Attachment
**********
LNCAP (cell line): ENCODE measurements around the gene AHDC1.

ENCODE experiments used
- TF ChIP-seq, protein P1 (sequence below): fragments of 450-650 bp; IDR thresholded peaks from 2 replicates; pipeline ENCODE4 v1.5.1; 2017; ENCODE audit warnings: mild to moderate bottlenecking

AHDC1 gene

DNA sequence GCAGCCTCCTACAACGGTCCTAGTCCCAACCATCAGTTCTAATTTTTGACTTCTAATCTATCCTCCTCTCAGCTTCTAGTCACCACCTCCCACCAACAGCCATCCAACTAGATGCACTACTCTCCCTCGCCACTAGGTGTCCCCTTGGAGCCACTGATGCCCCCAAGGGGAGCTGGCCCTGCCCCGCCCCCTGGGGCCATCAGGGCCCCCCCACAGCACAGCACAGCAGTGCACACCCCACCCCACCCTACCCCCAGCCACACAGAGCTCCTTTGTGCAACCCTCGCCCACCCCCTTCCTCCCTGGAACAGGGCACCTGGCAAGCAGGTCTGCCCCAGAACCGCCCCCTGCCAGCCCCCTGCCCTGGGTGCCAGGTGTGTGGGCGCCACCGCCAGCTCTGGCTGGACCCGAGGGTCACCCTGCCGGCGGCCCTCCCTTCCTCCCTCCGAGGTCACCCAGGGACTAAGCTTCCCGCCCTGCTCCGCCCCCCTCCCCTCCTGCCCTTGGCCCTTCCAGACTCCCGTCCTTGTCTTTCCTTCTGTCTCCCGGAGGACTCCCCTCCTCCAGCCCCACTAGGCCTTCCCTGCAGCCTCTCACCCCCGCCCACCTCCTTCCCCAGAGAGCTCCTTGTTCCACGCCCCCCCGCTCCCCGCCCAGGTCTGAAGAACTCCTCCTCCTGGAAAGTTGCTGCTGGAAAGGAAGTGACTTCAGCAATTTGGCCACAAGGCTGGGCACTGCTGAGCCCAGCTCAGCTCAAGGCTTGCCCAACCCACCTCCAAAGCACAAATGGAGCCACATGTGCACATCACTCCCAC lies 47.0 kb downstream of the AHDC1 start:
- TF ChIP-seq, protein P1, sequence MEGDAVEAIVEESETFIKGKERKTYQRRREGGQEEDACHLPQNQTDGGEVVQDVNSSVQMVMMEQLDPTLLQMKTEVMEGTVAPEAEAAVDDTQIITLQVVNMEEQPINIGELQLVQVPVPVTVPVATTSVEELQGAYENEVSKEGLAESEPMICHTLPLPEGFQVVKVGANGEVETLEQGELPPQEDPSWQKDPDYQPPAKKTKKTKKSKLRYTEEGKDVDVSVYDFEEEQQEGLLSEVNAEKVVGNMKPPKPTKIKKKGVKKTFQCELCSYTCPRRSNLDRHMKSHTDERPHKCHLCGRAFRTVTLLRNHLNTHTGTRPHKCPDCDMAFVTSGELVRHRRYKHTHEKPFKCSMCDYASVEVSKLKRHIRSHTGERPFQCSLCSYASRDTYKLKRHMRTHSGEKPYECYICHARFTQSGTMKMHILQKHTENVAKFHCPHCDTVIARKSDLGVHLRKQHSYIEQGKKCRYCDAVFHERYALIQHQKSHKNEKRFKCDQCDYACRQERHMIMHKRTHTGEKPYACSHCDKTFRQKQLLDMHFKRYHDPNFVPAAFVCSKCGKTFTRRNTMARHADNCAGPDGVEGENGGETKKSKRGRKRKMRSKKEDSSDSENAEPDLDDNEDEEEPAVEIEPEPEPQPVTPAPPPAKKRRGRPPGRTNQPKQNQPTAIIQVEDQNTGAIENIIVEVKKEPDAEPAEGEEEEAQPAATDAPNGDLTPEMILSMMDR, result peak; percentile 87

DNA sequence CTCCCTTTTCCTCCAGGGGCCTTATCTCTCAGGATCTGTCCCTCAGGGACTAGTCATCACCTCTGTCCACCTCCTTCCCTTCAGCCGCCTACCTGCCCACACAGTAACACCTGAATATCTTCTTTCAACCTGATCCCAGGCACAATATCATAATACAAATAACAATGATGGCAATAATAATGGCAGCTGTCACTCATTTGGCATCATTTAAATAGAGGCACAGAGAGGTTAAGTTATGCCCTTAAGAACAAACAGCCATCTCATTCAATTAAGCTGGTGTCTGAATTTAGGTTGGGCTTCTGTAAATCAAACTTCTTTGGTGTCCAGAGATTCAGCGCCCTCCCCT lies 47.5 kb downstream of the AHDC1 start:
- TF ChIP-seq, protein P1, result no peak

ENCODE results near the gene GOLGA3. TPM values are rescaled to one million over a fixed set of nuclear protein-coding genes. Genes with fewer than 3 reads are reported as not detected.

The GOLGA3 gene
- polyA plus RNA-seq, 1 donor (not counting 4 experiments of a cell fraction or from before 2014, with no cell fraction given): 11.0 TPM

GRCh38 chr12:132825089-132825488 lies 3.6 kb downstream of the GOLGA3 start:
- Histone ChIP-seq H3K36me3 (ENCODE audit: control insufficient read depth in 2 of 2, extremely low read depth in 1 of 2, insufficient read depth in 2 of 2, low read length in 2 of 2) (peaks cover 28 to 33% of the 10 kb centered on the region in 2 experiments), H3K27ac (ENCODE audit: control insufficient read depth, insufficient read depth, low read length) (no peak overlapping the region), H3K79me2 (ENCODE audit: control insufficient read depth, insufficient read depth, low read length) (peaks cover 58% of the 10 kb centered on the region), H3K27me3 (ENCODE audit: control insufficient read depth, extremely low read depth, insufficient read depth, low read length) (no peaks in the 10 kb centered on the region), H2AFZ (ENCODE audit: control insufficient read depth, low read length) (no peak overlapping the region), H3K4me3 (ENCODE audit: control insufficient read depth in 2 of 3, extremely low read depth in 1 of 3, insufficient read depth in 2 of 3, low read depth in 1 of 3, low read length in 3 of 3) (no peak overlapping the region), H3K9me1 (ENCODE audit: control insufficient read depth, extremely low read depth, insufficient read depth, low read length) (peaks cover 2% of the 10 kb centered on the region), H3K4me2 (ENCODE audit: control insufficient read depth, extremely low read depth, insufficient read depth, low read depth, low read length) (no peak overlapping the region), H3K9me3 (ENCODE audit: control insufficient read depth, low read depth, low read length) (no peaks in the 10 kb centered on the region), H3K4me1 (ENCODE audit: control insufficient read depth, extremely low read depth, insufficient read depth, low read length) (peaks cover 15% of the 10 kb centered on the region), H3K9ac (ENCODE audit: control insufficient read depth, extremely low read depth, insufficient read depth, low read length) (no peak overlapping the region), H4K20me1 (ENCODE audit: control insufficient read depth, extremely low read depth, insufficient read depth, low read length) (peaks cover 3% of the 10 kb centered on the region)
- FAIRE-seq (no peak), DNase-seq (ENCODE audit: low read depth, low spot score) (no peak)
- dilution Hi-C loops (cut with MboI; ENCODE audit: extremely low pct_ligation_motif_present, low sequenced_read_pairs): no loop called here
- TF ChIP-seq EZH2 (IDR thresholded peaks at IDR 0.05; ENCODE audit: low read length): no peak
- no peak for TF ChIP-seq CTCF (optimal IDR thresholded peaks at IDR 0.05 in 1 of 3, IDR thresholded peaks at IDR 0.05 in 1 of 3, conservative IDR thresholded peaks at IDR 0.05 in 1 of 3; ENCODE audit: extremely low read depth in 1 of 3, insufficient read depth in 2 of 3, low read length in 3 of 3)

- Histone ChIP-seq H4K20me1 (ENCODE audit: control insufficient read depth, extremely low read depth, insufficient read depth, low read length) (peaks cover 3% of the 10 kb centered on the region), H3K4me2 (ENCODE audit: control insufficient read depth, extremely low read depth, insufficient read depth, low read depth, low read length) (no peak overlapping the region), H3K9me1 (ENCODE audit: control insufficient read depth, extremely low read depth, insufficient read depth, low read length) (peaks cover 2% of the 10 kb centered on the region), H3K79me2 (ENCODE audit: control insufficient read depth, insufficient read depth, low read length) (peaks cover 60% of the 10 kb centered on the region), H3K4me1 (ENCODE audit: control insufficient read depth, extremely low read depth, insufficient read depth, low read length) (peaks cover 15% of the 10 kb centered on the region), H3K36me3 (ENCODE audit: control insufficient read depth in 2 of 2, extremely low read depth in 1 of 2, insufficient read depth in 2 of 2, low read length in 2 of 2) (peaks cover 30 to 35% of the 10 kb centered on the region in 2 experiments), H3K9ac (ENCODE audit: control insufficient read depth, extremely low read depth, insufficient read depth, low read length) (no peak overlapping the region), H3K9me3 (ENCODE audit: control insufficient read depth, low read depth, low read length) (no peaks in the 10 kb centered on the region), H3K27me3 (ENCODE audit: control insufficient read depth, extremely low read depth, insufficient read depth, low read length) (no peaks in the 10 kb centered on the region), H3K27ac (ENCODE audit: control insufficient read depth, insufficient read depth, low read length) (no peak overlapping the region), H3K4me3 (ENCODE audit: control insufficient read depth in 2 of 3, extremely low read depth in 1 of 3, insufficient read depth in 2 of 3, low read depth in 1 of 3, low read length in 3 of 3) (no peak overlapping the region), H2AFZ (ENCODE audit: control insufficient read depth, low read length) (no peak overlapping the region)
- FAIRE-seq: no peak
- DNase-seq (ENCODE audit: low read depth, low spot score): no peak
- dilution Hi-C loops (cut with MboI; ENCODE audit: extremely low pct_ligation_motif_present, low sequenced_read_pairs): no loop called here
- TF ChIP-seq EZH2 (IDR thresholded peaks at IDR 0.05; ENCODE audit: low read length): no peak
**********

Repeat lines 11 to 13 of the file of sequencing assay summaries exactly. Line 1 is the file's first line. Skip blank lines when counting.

- polyA plus RNA-seq, 1 donor (not counting 4 experiments of a cell fraction or from before 2014, with no cell fraction given): 11.0 TPM

GRCh38 chr12:132825089-132825488 lies 3.6 kb downstream of the GOLGA3 start:
- Histone ChIP-seq H3K36me3 (ENCODE audit: control insufficient read depth in 2 of 2, extremely low read depth in 1 of 2, insufficient read depth in 2 of 2, low read length in 2 of 2) (peaks cover 28 to 33% of the 10 kb centered on the region in 2 experiments), H3K27ac (ENCODE audit: control insufficient read depth, insufficient read depth, low read length) (no peak overlapping the region), H3K79me2 (ENCODE audit: control insufficient read depth, insufficient read depth, low read length) (peaks cover 58% of the 10 kb centered on the region), H3K27me3 (ENCODE audit: control insufficient read depth, extremely low read depth, insufficient read depth, low read length) (no peaks in the 10 kb centered on the region), H2AFZ (ENCODE audit: control insufficient read depth, low read length) (no peak overlapping the region), H3K4me3 (ENCODE audit: control insufficient read depth in 2 of 3, extremely low read depth in 1 of 3, insufficient read depth in 2 of 3, low read depth in 1 of 3, low read length in 3 of 3) (no peak overlapping the region), H3K9me1 (ENCODE audit: control insufficient read depth, extremely low read depth, insufficient read depth, low read length) (peaks cover 2% of the 10 kb centered on the region), H3K4me2 (ENCODE audit: control insufficient read depth, extremely low read depth, insufficient read depth, low read depth, low read length) (no peak overlapping the region), H3K9me3 (ENCODE audit: control insufficient read depth, low read depth, low read length) (no peaks in the 10 kb centered on the region), H3K4me1 (ENCODE audit: control insufficient read depth, extremely low read depth, insufficient read depth, low read length) (peaks cover 15% of the 10 kb centered on the region), H3K9ac (ENCODE audit: control insufficient read depth, extremely low read depth, insufficient read depth, low read length) (no peak overlapping the region), H4K20me1 (ENCODE audit: control insufficient read depth, extremely low read depth, insufficient read depth, low read length) (peaks cover 3% of the 10 kb centered on the region)